The Name of Ottawa
The Name of Ottawa.
By B. Sulte, F. R. S. C.
(Extracts from an address delivered Nov. 19th, 1897.)
The easiest way to obtain accurate information concerning the term Ottawa, Outaouais, Outaoua, is by perusing the different works of the 17th Century mentioned below, and leave aside all other books for the moment, until you have digested the texts of those authors, for they actually saw what they write about. Whoever dealt with the matter subsequently could not be in a position to make a clear case of it.
Take the following authors as the only base of information Champlain, Sagard, Marie de l'Incarnation, Dollier, Perrot, La Potherie, the Jesuit papers, and the records of the Conseil Souverain of Quebec.
Champlain met the people in question (1615) and called them Standing Hair, because of the fashion they had to dress their hair upright. This was in Lake Huron.
The Hurons, who spoke a language totally different from the Standing Hairs, and who lived in open fields, designated them as the Men of the Woods, to indicate that they were roaming in the forests (county of Bruce and Manitoulin Island.) In Huron-Iroquois language this was Ondataoua. The French translated it into Gens des Bois quite correctly.
There is no indication of the name by which the Outaouas designated their own nation.
That writers who came after 1700, and who never had any intercourse with the nation before its dispersion, took upon themselves to modify the spelling and pronunciation of the name by making it "Ottawa" and "Outaouais," has no effect on the above authorities; but it puzzles everybody and makes us believe that there is yet a problem to be solved in that direction.
There is no doubt that Ottawa and Outaouais are both wrong.
The French made "Outaoua" out of "Ondatahoua." No other explanation can stand the test of the authors of the 17th Century. The plural took k.
The final sound is a broad and open note: oua, ouat, ouak, ouac, 8ack. In French (Normandy) letter a is broad, like aw in English. When you meet with ouak and ouac, rest assured that this is written to satisfy the pronunciation of some Frenchmen who use the flat a, such as in Gignac, Frontenac, Balzac (south west of France.)
Ondata, if corrupted into Outa as I believe, is less easy to explain. One would conceive that it was Oudata, but all the printed works and all the manuscripts of the 17th Century have On instead of Ou.
The figure 8 placed in the centre of the word is there to represent a soft w: 8anakong for Wanakong, Kaminisk8e for Kaminiskwe. Eight is "huit" in French and must be sounded with that particularly soft tone the letter u has in the north and west of France. It is not ou nor w; to pronounce it you must round your lips and try to whistle softly. It is not generally found practicable to any other people but those who have used it from the cradle. That sole letter in the mouth of a man suffices to detect how far his origin is French.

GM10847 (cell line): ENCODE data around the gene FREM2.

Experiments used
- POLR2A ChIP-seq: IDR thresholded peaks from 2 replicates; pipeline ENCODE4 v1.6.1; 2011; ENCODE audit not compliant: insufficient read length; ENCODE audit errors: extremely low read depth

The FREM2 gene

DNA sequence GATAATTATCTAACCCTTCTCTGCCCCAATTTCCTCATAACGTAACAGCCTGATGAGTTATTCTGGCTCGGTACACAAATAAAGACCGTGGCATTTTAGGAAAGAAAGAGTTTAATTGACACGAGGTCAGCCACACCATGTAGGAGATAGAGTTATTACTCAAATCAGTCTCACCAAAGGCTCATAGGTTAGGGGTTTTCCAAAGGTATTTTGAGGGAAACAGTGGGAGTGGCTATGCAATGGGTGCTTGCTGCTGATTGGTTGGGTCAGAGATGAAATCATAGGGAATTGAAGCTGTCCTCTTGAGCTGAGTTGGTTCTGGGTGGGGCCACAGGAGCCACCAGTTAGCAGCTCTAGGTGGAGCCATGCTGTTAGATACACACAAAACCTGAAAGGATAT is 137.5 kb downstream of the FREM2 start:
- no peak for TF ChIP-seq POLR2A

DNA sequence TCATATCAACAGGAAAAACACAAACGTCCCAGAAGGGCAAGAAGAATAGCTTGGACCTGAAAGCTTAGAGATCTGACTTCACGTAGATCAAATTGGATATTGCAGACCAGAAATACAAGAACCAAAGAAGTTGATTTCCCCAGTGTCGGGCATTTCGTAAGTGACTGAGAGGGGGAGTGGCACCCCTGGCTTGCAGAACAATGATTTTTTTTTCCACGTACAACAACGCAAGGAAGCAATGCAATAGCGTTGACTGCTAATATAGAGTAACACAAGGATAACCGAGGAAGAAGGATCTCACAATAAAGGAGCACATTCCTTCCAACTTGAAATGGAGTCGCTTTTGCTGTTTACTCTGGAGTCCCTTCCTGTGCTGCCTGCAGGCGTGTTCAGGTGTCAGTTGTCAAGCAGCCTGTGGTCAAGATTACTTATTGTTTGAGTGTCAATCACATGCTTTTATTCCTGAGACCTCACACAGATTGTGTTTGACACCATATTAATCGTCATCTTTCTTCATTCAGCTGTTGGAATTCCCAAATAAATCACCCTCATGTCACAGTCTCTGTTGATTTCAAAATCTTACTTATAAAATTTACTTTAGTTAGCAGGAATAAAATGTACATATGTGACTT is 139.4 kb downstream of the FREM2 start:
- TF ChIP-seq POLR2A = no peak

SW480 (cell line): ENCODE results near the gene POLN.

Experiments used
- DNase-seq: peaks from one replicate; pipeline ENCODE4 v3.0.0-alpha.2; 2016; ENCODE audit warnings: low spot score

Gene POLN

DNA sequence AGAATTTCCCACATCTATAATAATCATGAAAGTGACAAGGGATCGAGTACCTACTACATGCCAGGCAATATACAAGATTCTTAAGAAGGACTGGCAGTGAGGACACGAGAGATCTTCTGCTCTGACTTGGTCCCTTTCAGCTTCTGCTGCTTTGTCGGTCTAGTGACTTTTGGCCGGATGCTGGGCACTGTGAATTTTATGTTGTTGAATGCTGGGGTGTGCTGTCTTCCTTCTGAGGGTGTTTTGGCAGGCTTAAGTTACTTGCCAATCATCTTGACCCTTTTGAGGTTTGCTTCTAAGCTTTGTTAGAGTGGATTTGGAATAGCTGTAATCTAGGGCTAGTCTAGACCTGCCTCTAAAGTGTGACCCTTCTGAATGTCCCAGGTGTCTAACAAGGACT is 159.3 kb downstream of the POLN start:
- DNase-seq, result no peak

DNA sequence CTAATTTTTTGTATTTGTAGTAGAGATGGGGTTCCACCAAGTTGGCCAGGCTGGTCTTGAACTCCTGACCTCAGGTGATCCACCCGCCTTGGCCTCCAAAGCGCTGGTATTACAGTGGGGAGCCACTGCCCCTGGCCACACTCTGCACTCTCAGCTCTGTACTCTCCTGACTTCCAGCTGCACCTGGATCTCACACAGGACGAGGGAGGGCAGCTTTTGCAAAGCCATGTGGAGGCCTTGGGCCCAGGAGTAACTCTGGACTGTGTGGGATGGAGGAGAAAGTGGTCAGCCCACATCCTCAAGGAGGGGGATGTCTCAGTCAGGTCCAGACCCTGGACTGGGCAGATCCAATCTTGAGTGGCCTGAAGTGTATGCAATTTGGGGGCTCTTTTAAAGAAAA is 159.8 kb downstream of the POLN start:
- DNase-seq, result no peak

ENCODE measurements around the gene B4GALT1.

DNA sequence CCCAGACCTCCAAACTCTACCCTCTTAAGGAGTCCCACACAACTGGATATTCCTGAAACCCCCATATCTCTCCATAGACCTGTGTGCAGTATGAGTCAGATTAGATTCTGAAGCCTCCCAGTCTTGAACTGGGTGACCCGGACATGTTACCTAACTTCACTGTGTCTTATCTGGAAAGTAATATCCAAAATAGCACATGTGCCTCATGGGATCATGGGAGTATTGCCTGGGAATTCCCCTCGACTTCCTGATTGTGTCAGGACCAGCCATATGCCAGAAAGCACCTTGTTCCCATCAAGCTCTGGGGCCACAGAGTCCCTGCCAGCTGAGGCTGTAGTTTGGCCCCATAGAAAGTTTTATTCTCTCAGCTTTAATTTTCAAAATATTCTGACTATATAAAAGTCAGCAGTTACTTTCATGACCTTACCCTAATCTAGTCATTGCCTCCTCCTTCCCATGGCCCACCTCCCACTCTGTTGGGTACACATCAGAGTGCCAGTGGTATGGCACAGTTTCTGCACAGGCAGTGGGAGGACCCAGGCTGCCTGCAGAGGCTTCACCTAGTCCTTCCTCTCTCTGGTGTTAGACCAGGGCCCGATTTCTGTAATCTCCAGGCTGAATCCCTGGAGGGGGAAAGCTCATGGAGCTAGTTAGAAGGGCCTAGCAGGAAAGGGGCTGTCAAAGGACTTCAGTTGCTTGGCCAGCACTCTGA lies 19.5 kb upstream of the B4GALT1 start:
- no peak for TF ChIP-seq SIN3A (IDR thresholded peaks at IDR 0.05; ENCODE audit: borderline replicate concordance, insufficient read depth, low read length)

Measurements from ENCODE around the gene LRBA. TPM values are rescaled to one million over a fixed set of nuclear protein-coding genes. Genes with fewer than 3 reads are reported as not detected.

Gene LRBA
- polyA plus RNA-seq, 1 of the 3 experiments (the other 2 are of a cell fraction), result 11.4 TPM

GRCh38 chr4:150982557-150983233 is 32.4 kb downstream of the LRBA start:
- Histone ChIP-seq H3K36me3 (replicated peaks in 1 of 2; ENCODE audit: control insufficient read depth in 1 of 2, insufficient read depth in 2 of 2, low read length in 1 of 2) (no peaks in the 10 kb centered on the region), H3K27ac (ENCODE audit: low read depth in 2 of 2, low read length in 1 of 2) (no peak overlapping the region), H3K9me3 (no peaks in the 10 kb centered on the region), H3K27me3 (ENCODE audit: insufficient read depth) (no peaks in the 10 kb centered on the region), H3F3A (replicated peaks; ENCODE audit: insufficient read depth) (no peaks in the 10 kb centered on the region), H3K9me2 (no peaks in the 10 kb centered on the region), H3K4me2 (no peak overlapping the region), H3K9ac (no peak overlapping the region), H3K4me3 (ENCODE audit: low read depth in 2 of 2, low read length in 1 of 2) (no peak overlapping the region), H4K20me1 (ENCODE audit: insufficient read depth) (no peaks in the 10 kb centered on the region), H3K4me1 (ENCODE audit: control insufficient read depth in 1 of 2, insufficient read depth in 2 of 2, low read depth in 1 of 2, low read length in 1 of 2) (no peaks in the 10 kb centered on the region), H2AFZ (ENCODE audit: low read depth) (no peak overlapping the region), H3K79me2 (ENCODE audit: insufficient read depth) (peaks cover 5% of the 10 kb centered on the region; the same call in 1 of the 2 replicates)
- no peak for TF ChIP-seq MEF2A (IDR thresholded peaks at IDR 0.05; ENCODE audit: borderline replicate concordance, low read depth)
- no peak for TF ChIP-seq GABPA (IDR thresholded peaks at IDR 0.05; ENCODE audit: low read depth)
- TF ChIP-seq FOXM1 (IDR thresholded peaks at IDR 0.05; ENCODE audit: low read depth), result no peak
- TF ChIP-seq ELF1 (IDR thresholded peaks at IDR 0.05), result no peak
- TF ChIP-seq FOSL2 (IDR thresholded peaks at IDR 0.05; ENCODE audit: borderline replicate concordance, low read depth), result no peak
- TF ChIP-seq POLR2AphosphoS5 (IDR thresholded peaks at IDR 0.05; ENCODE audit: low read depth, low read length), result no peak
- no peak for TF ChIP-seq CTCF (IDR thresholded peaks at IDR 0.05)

For instance, ask an Englishman to pronounce Huron—and hear the word from the tongue of a Frenchman, you will understand that the French u is not at all like the English one.
Now that we have said that Outaoua comes from Ondataoua, let us see the opinion of modern authors who have given a different etymology without consulting the true sources in this matter.
Some suppose that the expression, Grandes Oreilles applied to the Outaouas is a translation of the latter name. We have already shown that Ondataoua means the Men of the Woods. The French said Grandes Oreilles: Large Ears, for the same reason they qualified them also Cheveux Relevés, those whose hair is tied up on the top of the head, those who expose their ears, by contrast with other races wearing long floating hair covering the neck, the ears and part of the cheeks.
The final sound ouais: Outaouais, is the result of pure ignorance, and is not more than eighty years old.
The form Ottawa did not exist during the French regime; it was created by the English evidently from Outaoua.
As to the history of those people we have so often seen modern maps and books which place them in our valley that it seems impossible to remove that belief from the minds of of readers.
They were principally located in Manitoulin Island when Champlain met some of them at the mouth of French River in 1615. Afterwards they took refuge in Wisconsin for fear of the Iroquois. In 1654 they opened a trade with Montreal by the route of Lake Nipissing and the Grand River, then a perfect wilderness without any Indians on its shores. Gradually the Grand River became known as the passage of the Outaouas, the Outaoua. This application of the name of a far away nation to a Canadian River can be followed in the manuscripts covering the period of 1670–1700.
In the localities where the Outaouas emigrated two hundred years ago there are now ten or twelve towns, villages, railway stations and counties called "Ottawa." This is only right, although somewhat overdone.
The books and maps published in our century caused the Canadians to consider the "valley of the Ottawa" as the ancient residence of the Outaouas, and that name was imposed in good faith upon young Bytown. It is the consecration of an error. The Capital of Canada stands before us under a foreign name.